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#44
10-20-2010, 05:14 PM
 Armagdn03 Silver Member Join Date: Oct 2007 Posts: 902
Quote:
 Originally Posted by Jbignes5 Why not do the twin variable cap setup and loose nothing except for the losses in the small traces that are linking the caps. Have two caps as tanks and use the variable caps to slosh the bucket so to say and generate from the side to side motion you create with the variable caps. It would be like a 10 foot bucket with a small radius. Only variate a small portion on the top. If the caps were of a higher quality I bet you would loose little from the process. You could even design a way to make the variable cap better as well by vacuum or oil filled methods. With the oil filled the best in dielectric strength but slower to turn.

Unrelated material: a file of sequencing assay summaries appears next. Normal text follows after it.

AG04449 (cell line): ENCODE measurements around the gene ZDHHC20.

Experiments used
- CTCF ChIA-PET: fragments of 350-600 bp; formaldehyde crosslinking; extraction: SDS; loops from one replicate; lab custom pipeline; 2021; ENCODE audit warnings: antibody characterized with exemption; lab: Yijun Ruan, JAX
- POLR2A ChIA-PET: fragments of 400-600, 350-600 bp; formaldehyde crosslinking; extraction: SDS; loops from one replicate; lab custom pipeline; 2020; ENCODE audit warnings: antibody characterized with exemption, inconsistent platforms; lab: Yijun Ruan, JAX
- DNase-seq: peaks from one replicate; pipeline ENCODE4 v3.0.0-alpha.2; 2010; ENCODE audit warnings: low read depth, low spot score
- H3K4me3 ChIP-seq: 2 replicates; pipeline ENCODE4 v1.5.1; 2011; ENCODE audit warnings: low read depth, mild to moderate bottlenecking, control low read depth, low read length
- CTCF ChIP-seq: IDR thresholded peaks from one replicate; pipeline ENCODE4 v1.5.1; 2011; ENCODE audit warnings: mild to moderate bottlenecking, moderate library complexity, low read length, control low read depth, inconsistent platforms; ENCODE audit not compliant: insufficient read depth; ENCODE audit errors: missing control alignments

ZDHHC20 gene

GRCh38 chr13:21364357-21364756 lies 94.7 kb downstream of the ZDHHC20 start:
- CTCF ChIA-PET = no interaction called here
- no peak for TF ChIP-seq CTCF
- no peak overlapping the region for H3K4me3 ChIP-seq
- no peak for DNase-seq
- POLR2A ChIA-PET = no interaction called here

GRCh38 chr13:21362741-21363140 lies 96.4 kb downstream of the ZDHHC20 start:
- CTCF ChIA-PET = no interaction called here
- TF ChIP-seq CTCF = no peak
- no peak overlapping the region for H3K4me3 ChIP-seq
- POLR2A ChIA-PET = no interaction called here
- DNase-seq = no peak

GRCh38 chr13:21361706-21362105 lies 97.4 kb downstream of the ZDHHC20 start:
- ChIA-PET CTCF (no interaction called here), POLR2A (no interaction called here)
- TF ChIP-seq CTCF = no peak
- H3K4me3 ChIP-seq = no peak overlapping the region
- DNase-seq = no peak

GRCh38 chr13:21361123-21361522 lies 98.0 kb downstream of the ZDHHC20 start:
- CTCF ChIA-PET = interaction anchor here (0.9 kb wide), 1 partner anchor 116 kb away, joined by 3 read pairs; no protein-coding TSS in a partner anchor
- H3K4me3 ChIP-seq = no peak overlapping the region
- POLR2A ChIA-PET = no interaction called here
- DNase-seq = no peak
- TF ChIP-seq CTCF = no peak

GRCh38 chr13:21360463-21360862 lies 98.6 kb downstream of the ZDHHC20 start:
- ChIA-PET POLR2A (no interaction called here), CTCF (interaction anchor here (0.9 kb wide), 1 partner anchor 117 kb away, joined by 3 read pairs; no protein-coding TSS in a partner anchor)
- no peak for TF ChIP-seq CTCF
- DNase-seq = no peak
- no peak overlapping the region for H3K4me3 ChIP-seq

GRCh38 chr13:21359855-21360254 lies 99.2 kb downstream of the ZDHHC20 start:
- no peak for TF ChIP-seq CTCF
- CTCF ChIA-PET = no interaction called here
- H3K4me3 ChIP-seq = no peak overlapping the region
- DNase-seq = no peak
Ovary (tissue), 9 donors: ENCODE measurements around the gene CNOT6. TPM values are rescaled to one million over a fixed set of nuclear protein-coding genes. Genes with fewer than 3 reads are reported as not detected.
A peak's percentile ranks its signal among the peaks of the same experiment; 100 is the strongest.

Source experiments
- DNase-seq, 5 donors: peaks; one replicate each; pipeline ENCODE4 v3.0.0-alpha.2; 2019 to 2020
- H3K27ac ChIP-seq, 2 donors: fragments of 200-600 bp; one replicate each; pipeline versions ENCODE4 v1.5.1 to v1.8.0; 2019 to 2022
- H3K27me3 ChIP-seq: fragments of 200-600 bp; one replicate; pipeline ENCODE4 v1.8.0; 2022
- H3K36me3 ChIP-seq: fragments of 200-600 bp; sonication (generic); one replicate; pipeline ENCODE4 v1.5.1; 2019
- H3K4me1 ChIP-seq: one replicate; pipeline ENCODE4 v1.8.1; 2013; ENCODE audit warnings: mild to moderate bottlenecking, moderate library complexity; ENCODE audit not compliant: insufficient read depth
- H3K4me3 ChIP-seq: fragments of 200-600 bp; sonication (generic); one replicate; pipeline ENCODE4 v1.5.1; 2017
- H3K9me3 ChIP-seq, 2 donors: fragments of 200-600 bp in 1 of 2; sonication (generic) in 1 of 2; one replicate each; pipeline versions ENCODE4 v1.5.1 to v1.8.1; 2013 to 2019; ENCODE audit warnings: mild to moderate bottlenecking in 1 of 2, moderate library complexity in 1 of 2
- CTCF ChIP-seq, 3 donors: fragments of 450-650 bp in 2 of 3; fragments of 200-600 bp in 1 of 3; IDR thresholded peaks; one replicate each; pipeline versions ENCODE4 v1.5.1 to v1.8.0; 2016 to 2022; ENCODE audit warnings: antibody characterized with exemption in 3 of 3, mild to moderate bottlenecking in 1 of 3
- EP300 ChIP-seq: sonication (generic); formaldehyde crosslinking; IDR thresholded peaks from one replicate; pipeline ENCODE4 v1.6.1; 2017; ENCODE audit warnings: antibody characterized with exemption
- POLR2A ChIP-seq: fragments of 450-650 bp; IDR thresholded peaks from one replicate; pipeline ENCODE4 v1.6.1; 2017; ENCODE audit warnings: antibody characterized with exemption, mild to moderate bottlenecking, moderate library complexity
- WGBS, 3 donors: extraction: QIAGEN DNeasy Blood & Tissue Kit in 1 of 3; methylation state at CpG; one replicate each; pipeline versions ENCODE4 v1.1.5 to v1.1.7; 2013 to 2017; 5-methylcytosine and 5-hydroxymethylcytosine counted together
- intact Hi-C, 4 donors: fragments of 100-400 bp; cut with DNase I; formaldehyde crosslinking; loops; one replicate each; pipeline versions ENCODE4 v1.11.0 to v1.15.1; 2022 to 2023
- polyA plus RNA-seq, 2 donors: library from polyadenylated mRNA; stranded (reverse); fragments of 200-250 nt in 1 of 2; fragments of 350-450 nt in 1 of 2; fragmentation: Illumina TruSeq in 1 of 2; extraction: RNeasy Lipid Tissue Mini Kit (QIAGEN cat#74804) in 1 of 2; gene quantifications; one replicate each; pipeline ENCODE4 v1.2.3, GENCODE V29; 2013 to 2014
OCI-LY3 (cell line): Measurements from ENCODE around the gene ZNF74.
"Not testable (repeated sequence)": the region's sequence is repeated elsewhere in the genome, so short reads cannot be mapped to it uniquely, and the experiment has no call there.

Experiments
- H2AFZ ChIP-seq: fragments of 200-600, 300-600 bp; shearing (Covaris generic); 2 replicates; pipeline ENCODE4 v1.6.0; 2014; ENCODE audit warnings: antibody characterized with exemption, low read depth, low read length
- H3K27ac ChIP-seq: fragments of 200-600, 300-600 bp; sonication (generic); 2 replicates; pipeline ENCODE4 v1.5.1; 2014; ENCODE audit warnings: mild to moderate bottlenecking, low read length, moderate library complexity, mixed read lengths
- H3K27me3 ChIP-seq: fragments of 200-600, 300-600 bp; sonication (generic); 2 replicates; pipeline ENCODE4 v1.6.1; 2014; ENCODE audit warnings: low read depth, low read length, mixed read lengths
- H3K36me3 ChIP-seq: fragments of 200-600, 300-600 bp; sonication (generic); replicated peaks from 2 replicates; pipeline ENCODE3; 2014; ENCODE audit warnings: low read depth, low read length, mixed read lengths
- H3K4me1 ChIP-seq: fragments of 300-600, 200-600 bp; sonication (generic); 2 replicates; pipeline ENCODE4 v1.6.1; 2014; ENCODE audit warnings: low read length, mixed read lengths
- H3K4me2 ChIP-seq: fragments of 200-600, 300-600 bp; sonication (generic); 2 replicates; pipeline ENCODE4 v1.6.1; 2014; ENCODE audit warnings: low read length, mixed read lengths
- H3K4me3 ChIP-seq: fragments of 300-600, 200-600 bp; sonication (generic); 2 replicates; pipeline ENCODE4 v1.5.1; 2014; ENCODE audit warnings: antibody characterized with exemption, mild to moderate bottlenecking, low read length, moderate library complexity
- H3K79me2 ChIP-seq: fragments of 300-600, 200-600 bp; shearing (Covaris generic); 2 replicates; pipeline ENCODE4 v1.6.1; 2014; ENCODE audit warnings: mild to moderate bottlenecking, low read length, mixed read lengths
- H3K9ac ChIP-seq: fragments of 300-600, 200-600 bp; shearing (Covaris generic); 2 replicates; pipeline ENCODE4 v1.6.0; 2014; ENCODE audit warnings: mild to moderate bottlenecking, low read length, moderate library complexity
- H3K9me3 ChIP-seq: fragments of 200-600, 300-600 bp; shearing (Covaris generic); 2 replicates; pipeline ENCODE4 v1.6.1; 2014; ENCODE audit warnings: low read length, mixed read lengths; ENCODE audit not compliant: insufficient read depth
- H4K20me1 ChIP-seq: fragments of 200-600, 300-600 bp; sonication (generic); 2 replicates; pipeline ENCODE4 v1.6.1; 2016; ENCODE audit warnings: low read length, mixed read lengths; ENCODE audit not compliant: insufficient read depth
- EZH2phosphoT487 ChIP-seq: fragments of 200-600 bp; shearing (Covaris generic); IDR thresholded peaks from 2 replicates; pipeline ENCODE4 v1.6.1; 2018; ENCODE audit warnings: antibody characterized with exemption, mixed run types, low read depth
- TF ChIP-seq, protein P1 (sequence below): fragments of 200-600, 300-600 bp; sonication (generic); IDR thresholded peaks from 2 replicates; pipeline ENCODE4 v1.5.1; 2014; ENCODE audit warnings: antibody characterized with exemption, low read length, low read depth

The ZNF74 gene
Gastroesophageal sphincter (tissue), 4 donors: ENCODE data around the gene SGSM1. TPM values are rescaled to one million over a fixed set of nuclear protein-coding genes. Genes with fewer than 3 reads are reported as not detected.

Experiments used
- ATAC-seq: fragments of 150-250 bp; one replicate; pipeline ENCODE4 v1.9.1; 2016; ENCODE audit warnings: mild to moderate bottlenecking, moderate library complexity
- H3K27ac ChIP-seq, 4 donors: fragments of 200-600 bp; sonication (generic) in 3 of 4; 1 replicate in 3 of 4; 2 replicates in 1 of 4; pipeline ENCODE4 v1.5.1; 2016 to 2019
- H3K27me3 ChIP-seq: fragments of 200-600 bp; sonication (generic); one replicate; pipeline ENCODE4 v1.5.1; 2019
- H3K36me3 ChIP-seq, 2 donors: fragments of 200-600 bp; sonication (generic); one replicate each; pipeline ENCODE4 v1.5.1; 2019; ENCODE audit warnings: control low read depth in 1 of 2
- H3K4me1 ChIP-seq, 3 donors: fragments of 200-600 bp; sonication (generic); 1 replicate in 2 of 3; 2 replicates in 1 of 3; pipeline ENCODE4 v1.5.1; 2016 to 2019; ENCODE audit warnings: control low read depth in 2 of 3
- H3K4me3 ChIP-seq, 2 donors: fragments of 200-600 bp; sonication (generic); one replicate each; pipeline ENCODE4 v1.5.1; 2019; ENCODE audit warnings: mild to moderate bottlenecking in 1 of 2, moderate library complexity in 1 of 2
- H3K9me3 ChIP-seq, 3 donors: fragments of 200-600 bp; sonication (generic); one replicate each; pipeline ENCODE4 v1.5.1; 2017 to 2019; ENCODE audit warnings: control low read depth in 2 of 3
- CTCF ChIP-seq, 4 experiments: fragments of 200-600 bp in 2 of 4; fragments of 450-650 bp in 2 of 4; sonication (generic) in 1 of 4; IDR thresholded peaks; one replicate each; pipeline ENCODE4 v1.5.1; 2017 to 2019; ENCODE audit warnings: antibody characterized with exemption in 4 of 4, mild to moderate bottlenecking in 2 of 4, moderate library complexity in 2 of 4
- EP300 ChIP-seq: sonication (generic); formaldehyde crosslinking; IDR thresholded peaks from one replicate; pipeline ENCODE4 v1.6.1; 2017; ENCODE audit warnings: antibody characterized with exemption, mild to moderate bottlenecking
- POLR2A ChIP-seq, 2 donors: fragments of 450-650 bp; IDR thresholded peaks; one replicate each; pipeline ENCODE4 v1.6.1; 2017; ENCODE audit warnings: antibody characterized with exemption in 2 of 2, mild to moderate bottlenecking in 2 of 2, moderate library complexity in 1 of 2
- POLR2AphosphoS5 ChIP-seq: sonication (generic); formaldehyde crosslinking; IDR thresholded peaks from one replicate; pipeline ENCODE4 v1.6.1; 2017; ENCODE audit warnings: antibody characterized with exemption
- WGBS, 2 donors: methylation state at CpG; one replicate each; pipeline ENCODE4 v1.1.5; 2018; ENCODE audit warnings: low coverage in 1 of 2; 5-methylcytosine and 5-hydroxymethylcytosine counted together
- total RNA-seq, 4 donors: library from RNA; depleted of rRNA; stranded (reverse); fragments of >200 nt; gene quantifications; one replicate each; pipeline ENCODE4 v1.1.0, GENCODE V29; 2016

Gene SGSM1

you are spot on.

Two variable capacitors would be ideal for increase in power output, however for sake of simplicity, and ease of explanation, I am describing the system with only one variable capacitor.

I have designed my own special variable capacitance for this. It requires no moving parts, however the voltage across my system is 10KV - 12KV before the decrease in capacitance takes place, meaning that even with good insulation, leakage will be something to watch.
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#45
10-20-2010, 05:28 PM
 Jbignes5 Gold Member Join Date: Mar 2009 Location: NY, USA Posts: 1,014
Quote: